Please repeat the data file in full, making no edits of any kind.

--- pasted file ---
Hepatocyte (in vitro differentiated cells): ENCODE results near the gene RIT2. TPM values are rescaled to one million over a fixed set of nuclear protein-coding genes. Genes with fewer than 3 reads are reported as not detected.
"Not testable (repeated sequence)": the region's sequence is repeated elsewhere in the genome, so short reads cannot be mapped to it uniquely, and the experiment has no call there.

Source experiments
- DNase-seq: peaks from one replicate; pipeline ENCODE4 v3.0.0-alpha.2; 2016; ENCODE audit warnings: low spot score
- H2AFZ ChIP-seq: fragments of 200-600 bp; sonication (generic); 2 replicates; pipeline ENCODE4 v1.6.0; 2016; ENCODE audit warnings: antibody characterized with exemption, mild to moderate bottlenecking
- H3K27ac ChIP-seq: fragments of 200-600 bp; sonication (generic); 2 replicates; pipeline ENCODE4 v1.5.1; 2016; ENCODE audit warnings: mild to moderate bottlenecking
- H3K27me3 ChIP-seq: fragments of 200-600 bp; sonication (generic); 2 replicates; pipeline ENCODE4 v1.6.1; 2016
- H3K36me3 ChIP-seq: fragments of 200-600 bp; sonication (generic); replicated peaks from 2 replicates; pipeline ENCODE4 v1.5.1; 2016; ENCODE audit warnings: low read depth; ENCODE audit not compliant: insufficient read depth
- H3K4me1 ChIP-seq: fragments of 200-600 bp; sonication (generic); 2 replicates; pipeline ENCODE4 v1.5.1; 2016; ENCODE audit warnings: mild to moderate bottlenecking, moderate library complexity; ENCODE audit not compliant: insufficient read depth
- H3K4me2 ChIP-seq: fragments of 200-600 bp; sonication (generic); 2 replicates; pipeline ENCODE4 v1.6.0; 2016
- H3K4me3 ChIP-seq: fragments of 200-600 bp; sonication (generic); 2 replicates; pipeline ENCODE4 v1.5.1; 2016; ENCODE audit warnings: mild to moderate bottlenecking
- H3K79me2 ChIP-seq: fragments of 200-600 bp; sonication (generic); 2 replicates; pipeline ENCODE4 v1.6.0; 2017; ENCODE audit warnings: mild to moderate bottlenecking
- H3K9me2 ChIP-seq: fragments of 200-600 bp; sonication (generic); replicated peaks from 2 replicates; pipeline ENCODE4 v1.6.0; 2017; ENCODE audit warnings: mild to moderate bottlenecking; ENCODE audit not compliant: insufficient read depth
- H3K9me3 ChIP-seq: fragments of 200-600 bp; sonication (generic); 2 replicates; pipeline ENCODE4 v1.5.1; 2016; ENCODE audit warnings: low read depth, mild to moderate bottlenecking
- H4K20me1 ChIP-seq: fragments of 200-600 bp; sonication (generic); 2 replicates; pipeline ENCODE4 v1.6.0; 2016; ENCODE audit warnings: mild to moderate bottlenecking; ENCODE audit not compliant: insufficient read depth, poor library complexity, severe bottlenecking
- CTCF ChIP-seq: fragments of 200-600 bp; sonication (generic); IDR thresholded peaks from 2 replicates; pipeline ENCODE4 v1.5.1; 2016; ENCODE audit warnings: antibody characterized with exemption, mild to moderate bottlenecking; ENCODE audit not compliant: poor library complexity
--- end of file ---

Hepatocyte (in vitro differentiated cells): ENCODE results near the gene RIT2. TPM values are rescaled to one million over a fixed set of nuclear protein-coding genes. Genes with fewer than 3 reads are reported as not detected.
"Not testable (repeated sequence)": the region's sequence is repeated elsewhere in the genome, so short reads cannot be mapped to it uniquely, and the experiment has no call there.

Source experiments
- DNase-seq: peaks from one replicate; pipeline ENCODE4 v3.0.0-alpha.2; 2016; ENCODE audit warnings: low spot score
- H2AFZ ChIP-seq: fragments of 200-600 bp; sonication (generic); 2 replicates; pipeline ENCODE4 v1.6.0; 2016; ENCODE audit warnings: antibody characterized with exemption, mild to moderate bottlenecking
- H3K27ac ChIP-seq: fragments of 200-600 bp; sonication (generic); 2 replicates; pipeline ENCODE4 v1.5.1; 2016; ENCODE audit warnings: mild to moderate bottlenecking
- H3K27me3 ChIP-seq: fragments of 200-600 bp; sonication (generic); 2 replicates; pipeline ENCODE4 v1.6.1; 2016
- H3K36me3 ChIP-seq: fragments of 200-600 bp; sonication (generic); replicated peaks from 2 replicates; pipeline ENCODE4 v1.5.1; 2016; ENCODE audit warnings: low read depth; ENCODE audit not compliant: insufficient read depth
- H3K4me1 ChIP-seq: fragments of 200-600 bp; sonication (generic); 2 replicates; pipeline ENCODE4 v1.5.1; 2016; ENCODE audit warnings: mild to moderate bottlenecking, moderate library complexity; ENCODE audit not compliant: insufficient read depth
- H3K4me2 ChIP-seq: fragments of 200-600 bp; sonication (generic); 2 replicates; pipeline ENCODE4 v1.6.0; 2016
- H3K4me3 ChIP-seq: fragments of 200-600 bp; sonication (generic); 2 replicates; pipeline ENCODE4 v1.5.1; 2016; ENCODE audit warnings: mild to moderate bottlenecking
- H3K79me2 ChIP-seq: fragments of 200-600 bp; sonication (generic); 2 replicates; pipeline ENCODE4 v1.6.0; 2017; ENCODE audit warnings: mild to moderate bottlenecking
- H3K9me2 ChIP-seq: fragments of 200-600 bp; sonication (generic); replicated peaks from 2 replicates; pipeline ENCODE4 v1.6.0; 2017; ENCODE audit warnings: mild to moderate bottlenecking; ENCODE audit not compliant: insufficient read depth
- H3K9me3 ChIP-seq: fragments of 200-600 bp; sonication (generic); 2 replicates; pipeline ENCODE4 v1.5.1; 2016; ENCODE audit warnings: low read depth, mild to moderate bottlenecking
- H4K20me1 ChIP-seq: fragments of 200-600 bp; sonication (generic); 2 replicates; pipeline ENCODE4 v1.6.0; 2016; ENCODE audit warnings: mild to moderate bottlenecking; ENCODE audit not compliant: insufficient read depth, poor library complexity, severe bottlenecking
- CTCF ChIP-seq: fragments of 200-600 bp; sonication (generic); IDR thresholded peaks from 2 replicates; pipeline ENCODE4 v1.5.1; 2016; ENCODE audit warnings: antibody characterized with exemption, mild to moderate bottlenecking; ENCODE audit not compliant: poor library complexity